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MAG Sponsor Spotlight: The Alternative to NFC for mobile Payments and Better Customer Engagement (MAG Quarterly- Volume Four, Issue Three)

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By Will Graylin, Global Co-GM, CEO Samsung Pay, Inc.

September 1, 2016

As of July 2016, only a fraction of the 28% of U.S. merchants accepting EMV are accepting NFC.  Many merchants that have not implemented NFC have various concerns that go beyond integration and certification costs, ranging from tender choices and potential long term fees, to CRM and product return logistics, to the "Honor All Cards” implications – i.e. will supporting NFC force them to accept all NFC wallets, even ones from competitors?  Beyond those legitimate concerns and perceived “strings attached” to NFC, merchants are also asking “What are the real benefits and costs to supporting each digital wallet?”  

Unfortunately, the key merchant benefits of better customer engagement with wallet users is predicated on active usage of a wallet, but without enough acceptance of NFC today, users are not habitually using NFC wallets, thus a catch 22 for merchants to justify the cost of NFC.    

There is an alternative to NFC that does not require merchants to change their POS, is as secure as NFC without some of the complexity and perceived strings attached, and has enabled Samsung Pay to become the most habitually used mobile wallet in the market.  That alternative is MST (Magnetic Secure Transmission), invented at LoopPay in 2013, it is relatively new and has at times been misunderstood.  It is important for MAG members to understand the details of MST as well as NFC, so merchants can make informed decisions on their mobile wallet and customer engagement strategies.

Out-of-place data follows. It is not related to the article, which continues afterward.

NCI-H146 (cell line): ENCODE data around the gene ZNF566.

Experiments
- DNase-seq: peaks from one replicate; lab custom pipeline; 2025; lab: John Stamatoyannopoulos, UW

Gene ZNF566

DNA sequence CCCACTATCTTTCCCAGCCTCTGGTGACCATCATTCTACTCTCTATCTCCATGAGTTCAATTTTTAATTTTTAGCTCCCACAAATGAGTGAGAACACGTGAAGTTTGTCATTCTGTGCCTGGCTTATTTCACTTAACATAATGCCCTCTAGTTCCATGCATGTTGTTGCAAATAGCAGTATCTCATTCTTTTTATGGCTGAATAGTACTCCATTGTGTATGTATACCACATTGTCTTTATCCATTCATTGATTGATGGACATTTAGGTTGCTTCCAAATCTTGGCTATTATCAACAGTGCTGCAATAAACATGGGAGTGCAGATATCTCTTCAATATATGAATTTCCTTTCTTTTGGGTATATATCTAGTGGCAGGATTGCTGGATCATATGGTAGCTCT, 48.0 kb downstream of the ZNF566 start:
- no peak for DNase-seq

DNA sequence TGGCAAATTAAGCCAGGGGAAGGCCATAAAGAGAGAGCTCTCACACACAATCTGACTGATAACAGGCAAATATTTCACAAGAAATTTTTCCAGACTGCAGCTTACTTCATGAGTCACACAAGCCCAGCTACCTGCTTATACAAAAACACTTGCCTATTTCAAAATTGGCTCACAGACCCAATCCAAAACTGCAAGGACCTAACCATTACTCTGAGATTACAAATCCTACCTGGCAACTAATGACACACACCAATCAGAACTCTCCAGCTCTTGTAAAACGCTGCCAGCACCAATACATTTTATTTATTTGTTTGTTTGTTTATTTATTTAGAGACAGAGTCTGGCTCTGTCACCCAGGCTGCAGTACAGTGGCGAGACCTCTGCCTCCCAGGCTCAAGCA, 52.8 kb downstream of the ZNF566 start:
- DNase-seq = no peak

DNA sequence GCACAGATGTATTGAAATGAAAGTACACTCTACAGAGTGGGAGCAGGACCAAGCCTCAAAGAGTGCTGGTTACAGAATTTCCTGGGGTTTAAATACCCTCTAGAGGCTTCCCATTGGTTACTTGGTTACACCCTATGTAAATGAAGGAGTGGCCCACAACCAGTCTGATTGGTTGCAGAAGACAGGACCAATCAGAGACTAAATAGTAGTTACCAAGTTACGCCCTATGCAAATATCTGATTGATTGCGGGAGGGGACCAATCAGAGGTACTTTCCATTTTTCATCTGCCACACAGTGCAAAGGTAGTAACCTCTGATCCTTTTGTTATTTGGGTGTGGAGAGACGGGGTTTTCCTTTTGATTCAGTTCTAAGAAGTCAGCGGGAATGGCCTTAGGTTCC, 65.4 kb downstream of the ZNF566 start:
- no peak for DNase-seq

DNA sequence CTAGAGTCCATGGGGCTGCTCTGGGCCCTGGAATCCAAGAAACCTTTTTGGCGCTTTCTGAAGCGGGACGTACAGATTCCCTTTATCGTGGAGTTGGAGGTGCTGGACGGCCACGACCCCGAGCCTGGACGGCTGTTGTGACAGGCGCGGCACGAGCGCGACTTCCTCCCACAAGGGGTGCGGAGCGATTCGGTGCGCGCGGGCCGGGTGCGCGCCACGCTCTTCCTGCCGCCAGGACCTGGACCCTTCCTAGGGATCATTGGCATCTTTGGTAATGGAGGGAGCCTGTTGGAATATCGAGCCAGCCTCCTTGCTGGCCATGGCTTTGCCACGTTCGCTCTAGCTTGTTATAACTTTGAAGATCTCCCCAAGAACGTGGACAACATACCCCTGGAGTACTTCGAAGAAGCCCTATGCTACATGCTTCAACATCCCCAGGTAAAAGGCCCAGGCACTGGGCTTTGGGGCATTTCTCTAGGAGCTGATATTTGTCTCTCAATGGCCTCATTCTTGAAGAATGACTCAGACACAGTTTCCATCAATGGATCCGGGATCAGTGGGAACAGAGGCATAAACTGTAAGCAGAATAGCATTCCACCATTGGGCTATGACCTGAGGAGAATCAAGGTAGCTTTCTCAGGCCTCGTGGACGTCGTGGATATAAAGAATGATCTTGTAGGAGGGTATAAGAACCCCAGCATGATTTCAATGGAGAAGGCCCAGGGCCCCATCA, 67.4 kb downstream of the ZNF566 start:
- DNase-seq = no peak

Here are some facts about MST that may not be clear yet to many in the industry:

  1. MST is a transmission technology that leverages existing POS hardware, software, transaction networks to deliver payment data from digital devices (phone, watch, fob, etc.) to issuers, where the data can be tokenized and carry one-time-use cryptograms authenticated by the TSP.
  2. MST is enabling “potentially the most useful secure payment technology in the world” because of its tokenized payment can be accepted at approximately 90% of merchants worldwide, so users don’t have to revert back to swiping static mag stripe cards at most non-EMV locations, significantly reducing the chance of skimming and POS malware fraud for the user, issuers and merchants. 
  3. MST requires the user to actively transmit to the POS for only a few seconds, thus much less vulnerable to passively RF sniffing of contactless cards.
  4. MST does not require costly POS certifications for each network’s payment applet like NFC does (payWave, PayPass, etc.).  These NFC applets are required on the POS to speak the same language with the applet on the card or device, before passing on the payment data and cryptogram on to the network.  With MST, existing POS systems already use the same ISO protocols to receive payment data and cryptogram from MST devices, thus no additional work or certifications require for the merchant POS.  It is elegant, cost effective and highly secure.